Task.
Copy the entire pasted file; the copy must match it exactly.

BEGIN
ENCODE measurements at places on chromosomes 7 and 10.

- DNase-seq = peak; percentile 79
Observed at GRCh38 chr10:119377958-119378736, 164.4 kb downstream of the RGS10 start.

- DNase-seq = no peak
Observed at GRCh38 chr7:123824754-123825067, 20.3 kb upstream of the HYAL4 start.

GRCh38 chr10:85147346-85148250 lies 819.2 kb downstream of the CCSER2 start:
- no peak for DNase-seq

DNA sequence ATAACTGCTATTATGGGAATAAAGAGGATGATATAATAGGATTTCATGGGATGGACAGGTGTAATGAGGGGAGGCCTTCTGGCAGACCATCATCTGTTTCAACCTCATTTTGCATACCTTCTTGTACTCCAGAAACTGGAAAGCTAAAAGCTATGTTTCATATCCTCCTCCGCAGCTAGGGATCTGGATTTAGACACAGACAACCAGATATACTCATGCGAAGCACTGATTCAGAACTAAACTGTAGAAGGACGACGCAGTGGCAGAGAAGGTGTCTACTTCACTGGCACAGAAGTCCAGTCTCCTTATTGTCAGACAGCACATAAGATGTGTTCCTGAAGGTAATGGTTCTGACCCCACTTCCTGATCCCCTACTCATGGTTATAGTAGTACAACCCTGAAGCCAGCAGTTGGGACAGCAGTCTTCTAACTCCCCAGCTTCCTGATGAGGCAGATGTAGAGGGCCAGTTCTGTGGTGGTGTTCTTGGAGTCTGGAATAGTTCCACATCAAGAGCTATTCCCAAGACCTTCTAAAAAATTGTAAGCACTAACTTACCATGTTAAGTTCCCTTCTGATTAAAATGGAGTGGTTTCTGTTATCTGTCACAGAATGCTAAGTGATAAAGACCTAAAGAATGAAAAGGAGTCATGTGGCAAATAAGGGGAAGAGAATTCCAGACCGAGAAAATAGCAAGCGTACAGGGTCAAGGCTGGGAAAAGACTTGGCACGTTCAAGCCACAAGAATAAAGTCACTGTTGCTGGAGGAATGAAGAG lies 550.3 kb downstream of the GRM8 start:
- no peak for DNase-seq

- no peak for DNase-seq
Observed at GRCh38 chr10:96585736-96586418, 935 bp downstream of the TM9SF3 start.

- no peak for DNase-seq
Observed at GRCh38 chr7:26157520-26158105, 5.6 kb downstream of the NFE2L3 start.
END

ENCODE measurements at places on chromosomes 7 and 10.

- DNase-seq = peak; percentile 79
Observed at GRCh38 chr10:119377958-119378736, 164.4 kb downstream of the RGS10 start.

- DNase-seq = no peak
Observed at GRCh38 chr7:123824754-123825067, 20.3 kb upstream of the HYAL4 start.

GRCh38 chr10:85147346-85148250 lies 819.2 kb downstream of the CCSER2 start:
- no peak for DNase-seq

DNA sequence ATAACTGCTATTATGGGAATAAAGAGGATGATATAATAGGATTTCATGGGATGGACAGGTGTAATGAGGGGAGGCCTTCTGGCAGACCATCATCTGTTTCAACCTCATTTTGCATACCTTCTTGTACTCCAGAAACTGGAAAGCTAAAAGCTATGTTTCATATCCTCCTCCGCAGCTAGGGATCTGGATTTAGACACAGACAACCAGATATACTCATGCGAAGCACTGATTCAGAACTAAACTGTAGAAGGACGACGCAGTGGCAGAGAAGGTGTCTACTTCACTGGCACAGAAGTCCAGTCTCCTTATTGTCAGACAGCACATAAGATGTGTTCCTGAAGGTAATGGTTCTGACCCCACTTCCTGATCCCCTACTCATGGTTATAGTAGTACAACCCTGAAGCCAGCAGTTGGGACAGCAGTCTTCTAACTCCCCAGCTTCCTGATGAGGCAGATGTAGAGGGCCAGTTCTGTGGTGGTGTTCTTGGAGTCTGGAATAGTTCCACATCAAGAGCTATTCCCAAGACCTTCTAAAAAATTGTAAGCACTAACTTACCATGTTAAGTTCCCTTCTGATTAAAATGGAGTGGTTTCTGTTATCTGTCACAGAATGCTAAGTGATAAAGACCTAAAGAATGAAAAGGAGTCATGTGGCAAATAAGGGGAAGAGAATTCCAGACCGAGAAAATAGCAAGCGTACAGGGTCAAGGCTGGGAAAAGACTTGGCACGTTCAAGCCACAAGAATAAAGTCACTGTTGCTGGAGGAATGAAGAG lies 550.3 kb downstream of the GRM8 start:
- no peak for DNase-seq

- no peak for DNase-seq
Observed at GRCh38 chr10:96585736-96586418, 935 bp downstream of the TM9SF3 start.

- no peak for DNase-seq
Observed at GRCh38 chr7:26157520-26158105, 5.6 kb downstream of the NFE2L3 start.